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Performance tip: On jazz and keys

By Warren Sirota

I’ve always had a bit of trouble keeping track of key signatures in jazz charts; they don’t remind you on every line. I *should* remind myself to take special note of the key before playing every song, and I should force myself to mutter the tonic’s name under my breath, but, well, I’m not that disciplined a son-of-a-gun. Or let’s be generous and say I have a "relaxed" attitude (even when I do say the key name, it can be hard to remember, with a split-second to spare, whether it was this tune that was in F or the previous one). But I’ve recently gained an insight that saxophone players will dismiss as utterly trivial, but which has made a big difference in my ability to stay in the key.

Y’see, we guitar players, piano players, and other musicians who play instruments "in C" don’t always realize that jazz was shaped to a very large extent by saxophonists and players of other horns in Eb. What this means is that when a sax player plays a "C", the actual note that comes out is Eb. Why this is so is a little mysterious to me, but I’m sure it has to do with maximizing the ease of fingering common scales and, no doubt, historical accident. Logically, you’d think that sax players could just learn from the beginning that if they just learned all the same notes that they now know, only learn them with the names that C players use, everything would be hunky-dory. Okay, but that’s not the way it is. If I’m missing something, and someone out there would care to enlighten me, please do so and I’ll pass that on.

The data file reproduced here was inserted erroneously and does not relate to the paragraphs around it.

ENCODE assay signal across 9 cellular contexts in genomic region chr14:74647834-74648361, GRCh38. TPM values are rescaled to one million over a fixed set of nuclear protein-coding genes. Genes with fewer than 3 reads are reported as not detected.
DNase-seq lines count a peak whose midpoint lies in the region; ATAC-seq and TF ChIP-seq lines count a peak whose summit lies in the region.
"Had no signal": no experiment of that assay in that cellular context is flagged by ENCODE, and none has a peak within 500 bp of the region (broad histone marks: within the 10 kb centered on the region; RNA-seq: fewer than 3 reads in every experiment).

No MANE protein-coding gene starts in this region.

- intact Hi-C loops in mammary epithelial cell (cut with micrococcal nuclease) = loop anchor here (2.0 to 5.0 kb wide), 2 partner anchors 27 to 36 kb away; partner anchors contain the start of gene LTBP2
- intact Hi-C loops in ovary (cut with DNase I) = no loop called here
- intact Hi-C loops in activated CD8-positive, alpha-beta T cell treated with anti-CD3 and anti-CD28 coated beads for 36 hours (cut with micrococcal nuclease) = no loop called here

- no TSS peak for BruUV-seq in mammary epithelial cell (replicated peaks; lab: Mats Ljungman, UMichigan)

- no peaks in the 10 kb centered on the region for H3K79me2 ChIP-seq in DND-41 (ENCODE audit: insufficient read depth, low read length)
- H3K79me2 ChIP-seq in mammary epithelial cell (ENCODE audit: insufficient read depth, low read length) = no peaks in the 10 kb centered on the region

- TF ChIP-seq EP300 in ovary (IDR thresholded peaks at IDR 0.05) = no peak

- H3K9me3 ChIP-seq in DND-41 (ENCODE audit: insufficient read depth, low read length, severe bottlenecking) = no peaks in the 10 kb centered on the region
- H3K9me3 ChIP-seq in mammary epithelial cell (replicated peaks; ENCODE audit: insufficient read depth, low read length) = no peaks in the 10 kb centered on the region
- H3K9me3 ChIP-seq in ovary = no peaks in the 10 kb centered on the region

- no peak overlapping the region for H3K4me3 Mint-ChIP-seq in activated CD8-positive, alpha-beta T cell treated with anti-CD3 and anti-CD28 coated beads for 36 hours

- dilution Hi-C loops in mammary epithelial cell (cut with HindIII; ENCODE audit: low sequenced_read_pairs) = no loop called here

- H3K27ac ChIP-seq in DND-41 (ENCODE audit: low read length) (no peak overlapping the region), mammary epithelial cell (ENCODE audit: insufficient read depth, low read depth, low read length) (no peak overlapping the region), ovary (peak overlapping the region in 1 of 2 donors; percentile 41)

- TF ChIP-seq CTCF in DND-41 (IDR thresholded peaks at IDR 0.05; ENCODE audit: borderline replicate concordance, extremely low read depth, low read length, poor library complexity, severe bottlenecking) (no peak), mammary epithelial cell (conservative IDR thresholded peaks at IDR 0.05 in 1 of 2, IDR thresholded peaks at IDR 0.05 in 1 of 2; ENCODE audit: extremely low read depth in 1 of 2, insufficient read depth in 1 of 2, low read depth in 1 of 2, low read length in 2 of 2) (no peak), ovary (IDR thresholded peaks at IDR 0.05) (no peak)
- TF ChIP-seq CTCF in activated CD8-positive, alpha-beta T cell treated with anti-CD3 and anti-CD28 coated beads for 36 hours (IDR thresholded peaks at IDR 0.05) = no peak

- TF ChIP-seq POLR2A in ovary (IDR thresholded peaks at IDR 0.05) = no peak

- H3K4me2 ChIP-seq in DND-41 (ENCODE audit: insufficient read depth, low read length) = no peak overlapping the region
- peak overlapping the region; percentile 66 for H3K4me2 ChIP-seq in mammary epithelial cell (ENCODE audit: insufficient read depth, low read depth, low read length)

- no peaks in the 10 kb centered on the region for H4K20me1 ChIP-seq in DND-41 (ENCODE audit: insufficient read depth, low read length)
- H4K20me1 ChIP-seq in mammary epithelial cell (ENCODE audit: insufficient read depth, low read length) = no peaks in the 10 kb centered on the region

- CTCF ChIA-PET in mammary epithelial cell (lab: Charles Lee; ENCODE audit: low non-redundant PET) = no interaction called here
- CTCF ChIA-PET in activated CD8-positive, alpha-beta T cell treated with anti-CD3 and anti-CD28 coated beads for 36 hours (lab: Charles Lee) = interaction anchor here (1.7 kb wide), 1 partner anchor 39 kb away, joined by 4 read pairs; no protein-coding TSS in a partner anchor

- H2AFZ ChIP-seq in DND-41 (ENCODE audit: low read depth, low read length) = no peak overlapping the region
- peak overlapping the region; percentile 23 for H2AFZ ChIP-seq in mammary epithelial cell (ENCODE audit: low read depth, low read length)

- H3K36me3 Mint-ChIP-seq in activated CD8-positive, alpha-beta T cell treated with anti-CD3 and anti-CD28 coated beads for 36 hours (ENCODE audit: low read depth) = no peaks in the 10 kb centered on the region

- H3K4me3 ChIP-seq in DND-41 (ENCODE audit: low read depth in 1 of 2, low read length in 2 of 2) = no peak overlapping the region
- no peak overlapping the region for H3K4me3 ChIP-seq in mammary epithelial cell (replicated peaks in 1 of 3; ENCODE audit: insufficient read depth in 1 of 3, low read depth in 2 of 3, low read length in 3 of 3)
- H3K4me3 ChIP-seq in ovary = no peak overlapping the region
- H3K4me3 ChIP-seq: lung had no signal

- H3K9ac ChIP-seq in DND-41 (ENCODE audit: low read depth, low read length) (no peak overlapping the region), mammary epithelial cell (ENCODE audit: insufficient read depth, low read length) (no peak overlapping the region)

Anyway, that’s why fake books come in "Concert" version (for C instruments) and Eb and Bb versions, and sometimes in other keys. And that’s also where my insight comes from: most jazz tunes are in Eb (concert) so the horn players can have it easy and play in C! Now I get it!

And that’s also the key to keys in jazz charts. Just use Eb as the default – in other words, when in doubt, play those Bs, Es and As as flats – and simply note, as you start a tune, whether it deviates from the default or not. Believe me, this simple technique has greatly increased my M/C (melody-to-"clam") ratio, and my audiences are greatly relieved.

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